The village hall in Killinghall
|Population||4,132 (2011 census)|
|OS grid reference|
|Sovereign state||United Kingdom|
|EU Parliament||Yorkshire and the Humber|
The village is situated approximately 3 miles (5 km) north of Harrogate, extending south from the bridges on the A61 road over the River Nidd. The undeveloped area between Killinghall and Harrogate is known as Killinghall Moor some of which has been developed into Jenny Fields Estate. The village of Ripley lies 1 mile (1.6 km) to the north and Hampsthwaite 2 miles (3.2 km) to the west. Killinghall's position on the A61 links the village to Harrogate and Ripon. A regular bus service between Ripon, Harrogate and Leeds stops in Killinghall.
Killinghall is primarily a commuter village, with four public houses (The Greyhounds, the Three Horseshoes, The Nelson and the Old Spring Well - formerly the Travellers' Rest), a primary school, the Church of St Thomas, a children's day nursery, a fish and chip shop, doctor's office and a garden centre with nursery. The local area incorporates a number of farms.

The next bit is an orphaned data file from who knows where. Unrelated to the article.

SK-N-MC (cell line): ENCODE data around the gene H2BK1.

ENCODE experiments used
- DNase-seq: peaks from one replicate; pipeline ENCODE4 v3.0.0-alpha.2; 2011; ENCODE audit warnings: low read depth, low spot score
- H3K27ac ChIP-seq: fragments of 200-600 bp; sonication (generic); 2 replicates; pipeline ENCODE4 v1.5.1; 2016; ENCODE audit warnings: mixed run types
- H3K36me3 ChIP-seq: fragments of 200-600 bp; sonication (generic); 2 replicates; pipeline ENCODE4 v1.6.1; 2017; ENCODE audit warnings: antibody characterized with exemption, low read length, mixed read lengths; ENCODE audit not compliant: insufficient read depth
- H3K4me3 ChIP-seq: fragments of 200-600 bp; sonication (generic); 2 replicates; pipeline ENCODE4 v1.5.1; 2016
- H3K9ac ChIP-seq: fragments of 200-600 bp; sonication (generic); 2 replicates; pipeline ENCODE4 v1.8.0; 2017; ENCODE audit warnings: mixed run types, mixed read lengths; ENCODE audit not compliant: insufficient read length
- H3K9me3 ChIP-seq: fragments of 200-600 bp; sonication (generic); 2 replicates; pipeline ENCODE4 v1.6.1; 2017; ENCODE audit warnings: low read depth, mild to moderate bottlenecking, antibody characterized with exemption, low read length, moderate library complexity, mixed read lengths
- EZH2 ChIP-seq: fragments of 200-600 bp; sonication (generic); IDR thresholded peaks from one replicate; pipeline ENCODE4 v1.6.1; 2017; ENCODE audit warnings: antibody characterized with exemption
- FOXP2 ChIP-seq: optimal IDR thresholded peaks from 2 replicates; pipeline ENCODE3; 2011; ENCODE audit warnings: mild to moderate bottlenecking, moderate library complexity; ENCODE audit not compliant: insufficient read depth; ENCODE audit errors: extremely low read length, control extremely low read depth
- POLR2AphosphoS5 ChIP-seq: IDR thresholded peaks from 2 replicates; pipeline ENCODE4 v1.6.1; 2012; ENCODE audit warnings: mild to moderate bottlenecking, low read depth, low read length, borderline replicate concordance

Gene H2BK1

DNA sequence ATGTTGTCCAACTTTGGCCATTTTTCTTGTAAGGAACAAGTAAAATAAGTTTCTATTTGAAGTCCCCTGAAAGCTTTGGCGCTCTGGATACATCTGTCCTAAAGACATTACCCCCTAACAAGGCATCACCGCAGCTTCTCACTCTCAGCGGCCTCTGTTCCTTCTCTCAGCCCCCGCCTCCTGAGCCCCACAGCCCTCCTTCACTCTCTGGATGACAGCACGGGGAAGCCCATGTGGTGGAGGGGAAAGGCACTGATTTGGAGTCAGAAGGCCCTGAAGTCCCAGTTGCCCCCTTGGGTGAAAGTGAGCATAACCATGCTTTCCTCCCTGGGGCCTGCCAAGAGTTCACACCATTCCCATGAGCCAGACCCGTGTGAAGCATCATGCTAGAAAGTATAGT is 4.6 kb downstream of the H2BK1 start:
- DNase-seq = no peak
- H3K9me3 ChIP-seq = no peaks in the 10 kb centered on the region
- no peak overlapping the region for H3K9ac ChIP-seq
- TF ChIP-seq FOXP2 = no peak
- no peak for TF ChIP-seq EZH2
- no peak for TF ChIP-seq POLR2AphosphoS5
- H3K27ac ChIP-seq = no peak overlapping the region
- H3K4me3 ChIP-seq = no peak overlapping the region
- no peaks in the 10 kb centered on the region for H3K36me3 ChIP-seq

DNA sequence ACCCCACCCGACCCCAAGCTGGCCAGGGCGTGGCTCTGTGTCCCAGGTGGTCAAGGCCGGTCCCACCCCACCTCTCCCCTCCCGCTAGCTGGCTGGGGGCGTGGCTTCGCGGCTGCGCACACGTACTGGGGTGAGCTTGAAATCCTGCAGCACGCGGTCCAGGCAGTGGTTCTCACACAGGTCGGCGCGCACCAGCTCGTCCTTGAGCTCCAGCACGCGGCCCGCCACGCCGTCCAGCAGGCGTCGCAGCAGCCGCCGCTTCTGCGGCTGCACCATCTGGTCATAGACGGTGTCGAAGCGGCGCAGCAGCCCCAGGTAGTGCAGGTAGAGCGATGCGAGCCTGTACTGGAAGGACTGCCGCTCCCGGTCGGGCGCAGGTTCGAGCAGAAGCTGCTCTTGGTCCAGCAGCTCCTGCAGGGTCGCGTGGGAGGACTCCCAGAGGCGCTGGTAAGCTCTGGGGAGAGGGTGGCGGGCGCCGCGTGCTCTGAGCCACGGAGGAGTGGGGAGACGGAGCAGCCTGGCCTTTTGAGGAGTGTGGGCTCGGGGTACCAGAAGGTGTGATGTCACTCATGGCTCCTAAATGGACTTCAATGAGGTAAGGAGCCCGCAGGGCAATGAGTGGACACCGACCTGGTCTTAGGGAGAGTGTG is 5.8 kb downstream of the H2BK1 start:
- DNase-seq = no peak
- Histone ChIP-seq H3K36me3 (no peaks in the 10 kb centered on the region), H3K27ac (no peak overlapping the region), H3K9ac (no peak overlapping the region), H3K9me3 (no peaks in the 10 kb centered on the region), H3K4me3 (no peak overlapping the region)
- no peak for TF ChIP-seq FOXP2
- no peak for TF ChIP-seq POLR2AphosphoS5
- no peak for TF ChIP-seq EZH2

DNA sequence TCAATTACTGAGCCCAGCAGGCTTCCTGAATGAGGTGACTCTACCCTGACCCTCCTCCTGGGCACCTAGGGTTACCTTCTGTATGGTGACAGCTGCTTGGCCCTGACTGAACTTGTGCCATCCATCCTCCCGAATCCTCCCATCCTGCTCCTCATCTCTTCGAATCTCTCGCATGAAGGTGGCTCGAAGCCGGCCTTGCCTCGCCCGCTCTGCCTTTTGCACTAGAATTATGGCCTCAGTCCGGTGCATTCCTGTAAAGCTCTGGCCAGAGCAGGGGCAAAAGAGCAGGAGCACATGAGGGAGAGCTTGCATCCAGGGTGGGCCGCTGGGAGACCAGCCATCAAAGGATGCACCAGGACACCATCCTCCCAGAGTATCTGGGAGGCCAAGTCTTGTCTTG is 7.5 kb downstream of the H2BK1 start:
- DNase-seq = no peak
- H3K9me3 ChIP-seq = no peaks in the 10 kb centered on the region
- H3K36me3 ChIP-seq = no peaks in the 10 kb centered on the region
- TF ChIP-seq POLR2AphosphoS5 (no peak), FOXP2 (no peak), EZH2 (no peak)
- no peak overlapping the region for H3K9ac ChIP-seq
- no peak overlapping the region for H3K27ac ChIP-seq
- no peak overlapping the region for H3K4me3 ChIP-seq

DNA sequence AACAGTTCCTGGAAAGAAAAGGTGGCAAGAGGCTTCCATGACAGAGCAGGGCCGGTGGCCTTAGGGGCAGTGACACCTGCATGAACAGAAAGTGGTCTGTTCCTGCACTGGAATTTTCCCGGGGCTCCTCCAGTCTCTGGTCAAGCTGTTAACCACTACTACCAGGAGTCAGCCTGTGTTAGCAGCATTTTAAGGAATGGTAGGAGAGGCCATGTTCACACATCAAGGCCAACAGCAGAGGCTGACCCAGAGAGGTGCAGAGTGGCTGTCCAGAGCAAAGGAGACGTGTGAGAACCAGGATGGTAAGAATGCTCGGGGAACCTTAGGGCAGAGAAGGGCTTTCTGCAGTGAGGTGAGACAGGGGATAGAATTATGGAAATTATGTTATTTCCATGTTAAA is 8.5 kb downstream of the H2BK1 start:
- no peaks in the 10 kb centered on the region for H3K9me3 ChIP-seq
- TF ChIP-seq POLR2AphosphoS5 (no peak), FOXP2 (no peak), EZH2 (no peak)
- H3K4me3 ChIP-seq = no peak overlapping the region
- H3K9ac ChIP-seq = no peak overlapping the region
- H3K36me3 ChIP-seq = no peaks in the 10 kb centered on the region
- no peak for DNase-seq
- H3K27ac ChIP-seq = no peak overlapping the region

- 1 History
- 2 Governance
- 3 Geography
- 4 Culture and community
- 5 Landmarks
- 6 Transport
- 7 Religious sites
- 8 References
- 9 External links
The village dates back before the Norman conquest of England, in fact, there is evidence that it dates back to Celtic times. In the Domesday Book the village is called Chenihalle, i.e. Kennelhall; probably a place where the hounds (which belonged to the Lord of the Manor) were kept. A nobleman in the county of Yorkshire had the power granted to him by one of the Saxon kings to keep Mastiff dogs for chasing wolves out of their territory. The name has also been suggested as deriving from Chillingehal, which means the place of Cylla's people in Old English.